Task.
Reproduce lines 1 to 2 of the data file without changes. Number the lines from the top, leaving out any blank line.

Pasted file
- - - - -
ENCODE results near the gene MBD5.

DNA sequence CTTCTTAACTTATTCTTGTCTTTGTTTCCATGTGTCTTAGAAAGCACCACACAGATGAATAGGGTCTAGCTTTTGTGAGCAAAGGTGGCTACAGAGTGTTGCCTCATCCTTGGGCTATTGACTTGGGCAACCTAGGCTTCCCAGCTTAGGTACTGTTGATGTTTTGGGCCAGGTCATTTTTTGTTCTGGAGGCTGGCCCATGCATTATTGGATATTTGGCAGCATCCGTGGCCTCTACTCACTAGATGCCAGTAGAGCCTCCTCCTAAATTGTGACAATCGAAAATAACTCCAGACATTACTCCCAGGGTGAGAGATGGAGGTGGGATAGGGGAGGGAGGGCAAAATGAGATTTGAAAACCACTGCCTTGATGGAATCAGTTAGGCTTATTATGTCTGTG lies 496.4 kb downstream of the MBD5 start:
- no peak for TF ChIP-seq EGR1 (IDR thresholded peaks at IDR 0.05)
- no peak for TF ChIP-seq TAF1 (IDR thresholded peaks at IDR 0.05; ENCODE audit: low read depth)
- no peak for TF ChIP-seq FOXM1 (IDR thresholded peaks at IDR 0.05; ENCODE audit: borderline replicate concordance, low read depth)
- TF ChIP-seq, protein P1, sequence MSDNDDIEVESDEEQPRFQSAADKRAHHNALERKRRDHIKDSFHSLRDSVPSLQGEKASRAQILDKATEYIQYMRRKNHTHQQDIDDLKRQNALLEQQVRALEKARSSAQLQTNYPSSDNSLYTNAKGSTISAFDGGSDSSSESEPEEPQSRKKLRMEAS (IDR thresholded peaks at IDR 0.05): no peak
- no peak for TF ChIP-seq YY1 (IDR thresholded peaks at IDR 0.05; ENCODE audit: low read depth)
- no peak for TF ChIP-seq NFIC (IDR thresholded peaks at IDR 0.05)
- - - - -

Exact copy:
ENCODE results near the gene MBD5.

DNA sequence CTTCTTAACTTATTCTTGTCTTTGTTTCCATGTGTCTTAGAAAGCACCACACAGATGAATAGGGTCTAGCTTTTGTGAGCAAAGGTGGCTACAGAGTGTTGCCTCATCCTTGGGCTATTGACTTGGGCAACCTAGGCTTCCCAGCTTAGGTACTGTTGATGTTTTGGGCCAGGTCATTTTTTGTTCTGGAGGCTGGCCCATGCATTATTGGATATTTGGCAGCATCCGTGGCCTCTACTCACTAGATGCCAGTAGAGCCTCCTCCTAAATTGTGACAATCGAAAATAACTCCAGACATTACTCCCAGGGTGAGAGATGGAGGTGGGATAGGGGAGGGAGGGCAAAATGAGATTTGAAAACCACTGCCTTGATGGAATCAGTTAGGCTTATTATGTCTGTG lies 496.4 kb downstream of the MBD5 start: